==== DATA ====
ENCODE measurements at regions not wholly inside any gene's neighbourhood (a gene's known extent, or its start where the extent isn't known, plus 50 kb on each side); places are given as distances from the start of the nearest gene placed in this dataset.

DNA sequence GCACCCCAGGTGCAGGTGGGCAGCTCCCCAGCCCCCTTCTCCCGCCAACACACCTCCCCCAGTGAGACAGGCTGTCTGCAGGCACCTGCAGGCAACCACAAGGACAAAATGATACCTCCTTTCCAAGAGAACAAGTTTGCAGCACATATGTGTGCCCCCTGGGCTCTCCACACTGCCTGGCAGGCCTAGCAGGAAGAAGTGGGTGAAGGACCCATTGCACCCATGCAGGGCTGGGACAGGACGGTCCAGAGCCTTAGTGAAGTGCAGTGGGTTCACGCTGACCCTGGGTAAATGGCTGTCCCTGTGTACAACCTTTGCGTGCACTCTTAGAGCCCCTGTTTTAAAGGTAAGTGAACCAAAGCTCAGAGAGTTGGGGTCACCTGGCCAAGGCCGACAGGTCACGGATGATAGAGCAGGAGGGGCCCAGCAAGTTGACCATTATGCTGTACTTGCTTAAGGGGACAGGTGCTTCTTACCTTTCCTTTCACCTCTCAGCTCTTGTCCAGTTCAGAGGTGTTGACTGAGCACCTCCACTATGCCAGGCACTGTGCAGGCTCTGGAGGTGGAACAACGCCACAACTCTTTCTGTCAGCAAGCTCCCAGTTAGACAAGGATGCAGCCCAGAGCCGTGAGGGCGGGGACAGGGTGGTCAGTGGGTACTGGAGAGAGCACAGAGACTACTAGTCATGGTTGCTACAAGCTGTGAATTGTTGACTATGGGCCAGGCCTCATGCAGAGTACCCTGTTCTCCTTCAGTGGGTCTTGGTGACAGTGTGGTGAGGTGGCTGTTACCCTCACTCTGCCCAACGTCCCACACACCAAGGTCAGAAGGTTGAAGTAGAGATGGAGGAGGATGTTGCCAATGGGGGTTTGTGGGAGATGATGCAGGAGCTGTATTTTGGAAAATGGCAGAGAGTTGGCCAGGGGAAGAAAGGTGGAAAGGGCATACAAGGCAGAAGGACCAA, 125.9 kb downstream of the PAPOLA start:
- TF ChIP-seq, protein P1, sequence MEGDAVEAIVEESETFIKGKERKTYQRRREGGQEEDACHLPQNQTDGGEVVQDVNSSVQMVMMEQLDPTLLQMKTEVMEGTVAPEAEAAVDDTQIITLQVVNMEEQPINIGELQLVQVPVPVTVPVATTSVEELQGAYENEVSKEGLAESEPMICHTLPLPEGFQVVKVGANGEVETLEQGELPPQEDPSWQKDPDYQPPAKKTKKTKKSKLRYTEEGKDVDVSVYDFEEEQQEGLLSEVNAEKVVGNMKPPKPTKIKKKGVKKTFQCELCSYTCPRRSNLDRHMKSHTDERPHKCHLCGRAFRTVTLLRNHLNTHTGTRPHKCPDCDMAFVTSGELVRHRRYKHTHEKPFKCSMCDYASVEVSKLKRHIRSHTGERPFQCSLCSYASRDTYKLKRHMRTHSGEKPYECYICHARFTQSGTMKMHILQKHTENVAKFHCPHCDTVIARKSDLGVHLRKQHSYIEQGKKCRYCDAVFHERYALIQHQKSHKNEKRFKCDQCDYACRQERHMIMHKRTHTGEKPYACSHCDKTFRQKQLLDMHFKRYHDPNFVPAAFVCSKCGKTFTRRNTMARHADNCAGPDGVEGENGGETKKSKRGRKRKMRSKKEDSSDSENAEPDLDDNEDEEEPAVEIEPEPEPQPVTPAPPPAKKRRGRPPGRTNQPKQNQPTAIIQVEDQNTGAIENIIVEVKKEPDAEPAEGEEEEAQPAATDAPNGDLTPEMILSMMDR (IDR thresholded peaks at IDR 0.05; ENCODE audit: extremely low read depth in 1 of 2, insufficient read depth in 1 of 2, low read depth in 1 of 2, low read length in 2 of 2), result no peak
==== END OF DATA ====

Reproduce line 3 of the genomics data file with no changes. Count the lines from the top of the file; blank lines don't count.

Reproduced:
- TF ChIP-seq, protein P1, sequence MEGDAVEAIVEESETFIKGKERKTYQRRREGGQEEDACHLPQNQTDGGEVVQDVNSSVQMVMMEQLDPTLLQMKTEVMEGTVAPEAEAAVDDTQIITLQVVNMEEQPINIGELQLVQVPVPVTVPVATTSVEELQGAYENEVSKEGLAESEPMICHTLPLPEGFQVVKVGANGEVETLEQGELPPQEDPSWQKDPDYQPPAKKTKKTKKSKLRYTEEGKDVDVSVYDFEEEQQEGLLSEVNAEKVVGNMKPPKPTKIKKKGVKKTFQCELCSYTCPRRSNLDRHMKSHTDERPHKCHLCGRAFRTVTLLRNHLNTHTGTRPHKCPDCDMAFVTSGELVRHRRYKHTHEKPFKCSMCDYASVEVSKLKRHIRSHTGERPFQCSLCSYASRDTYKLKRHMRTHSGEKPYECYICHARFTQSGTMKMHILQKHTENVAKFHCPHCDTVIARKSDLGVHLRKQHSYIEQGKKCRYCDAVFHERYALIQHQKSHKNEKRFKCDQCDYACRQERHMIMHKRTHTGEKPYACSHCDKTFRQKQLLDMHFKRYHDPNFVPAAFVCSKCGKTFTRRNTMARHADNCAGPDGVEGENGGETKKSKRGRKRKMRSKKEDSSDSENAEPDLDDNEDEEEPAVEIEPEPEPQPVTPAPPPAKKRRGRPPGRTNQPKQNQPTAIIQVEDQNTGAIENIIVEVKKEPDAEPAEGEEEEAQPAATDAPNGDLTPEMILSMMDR (IDR thresholded peaks at IDR 0.05; ENCODE audit: extremely low read depth in 1 of 2, insufficient read depth in 1 of 2, low read depth in 1 of 2, low read length in 2 of 2), result no peak